So, with the test rig sorted out, it was time to head out to the test course and do some runs! To minimize wind and traffic effects, I prefer to head out to the course early on a Saturday or Sunday morning...before the small neighborhood that the course road services begins to wake up and starts moving around. A couple weekends ago, I headed out on a Sunday morning and rode over to my test course in 5 minutes, taking a small musette bag with the spheres, a notebook, and a couple of small tools I might need.  Starting at 6 am, I did the runs in the following order:
  1. Rod only (w/washer "endplate")
  2. 3" sphere
  3. 2" sphere
  4. 4" sphere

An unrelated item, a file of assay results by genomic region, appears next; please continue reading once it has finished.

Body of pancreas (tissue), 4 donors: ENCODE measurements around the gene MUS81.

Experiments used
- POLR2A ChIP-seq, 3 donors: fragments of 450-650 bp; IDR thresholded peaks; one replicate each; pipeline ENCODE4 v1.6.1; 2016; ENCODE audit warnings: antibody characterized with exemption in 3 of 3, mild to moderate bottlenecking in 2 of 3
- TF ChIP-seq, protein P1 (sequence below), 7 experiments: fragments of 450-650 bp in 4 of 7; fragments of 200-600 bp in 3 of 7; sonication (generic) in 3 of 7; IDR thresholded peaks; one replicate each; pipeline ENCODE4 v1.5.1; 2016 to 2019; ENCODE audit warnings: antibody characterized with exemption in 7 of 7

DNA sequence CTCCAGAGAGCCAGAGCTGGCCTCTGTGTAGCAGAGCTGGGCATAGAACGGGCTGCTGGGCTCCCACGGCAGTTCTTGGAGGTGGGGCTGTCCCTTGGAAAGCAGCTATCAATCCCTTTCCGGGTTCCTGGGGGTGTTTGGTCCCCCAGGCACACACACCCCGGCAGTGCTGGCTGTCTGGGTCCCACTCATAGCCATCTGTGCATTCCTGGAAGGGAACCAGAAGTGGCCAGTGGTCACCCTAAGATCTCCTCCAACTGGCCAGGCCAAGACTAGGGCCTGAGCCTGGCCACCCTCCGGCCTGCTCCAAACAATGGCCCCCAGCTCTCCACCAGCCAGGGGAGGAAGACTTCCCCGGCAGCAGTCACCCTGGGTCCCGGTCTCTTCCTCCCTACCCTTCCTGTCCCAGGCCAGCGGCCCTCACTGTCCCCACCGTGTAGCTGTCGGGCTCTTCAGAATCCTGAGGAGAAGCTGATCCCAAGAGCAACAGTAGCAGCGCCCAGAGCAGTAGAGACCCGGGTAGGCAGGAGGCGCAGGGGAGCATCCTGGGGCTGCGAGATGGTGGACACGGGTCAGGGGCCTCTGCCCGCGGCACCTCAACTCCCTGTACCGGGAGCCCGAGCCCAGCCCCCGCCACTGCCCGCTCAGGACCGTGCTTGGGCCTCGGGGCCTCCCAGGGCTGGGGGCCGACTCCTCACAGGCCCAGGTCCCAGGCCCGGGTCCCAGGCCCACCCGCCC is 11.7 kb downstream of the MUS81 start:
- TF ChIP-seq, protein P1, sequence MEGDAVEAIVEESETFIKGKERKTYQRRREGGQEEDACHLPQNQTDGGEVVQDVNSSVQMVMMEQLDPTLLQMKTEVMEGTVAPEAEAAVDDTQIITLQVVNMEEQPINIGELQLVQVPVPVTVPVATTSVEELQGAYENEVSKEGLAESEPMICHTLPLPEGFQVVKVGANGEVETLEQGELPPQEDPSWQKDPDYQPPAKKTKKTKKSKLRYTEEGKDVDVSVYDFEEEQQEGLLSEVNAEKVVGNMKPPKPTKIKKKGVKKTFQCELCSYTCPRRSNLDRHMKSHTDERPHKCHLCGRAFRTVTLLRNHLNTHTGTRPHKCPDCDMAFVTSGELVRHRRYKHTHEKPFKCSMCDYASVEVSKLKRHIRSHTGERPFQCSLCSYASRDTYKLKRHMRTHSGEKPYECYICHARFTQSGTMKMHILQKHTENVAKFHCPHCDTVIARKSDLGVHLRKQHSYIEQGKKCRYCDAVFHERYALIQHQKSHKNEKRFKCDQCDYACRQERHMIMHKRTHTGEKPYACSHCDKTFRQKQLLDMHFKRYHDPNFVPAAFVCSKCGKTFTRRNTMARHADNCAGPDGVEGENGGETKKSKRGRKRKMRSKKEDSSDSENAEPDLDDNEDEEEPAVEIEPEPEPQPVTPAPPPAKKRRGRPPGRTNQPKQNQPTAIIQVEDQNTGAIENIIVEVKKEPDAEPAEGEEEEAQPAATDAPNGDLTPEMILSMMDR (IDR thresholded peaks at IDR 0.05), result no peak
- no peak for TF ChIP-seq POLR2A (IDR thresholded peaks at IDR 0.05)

I mixed the runs up like that since I suspected that the "rod only" and 2" spheres may be close to the same measurement (part of the rod is covered up by the sphere) and I wanted to make sure there was a good separation between the cases.  I actually didn't sit down and calculate out the expected differences in CdA beforehand.  I wanted to first determine what the VE analysis showed as the differences from the baseline (run #1) and then see how close to the calculated values the VE runs were.  I did this because the method I use for determining the CdA using VE is a visual "leveling" procedure, and so there's a bit of "judgement" involved in determining what value best "fits" the overall plot to being level, and I didn't want that judgement being affected by any predetermined knowledge of what the expected differences should be.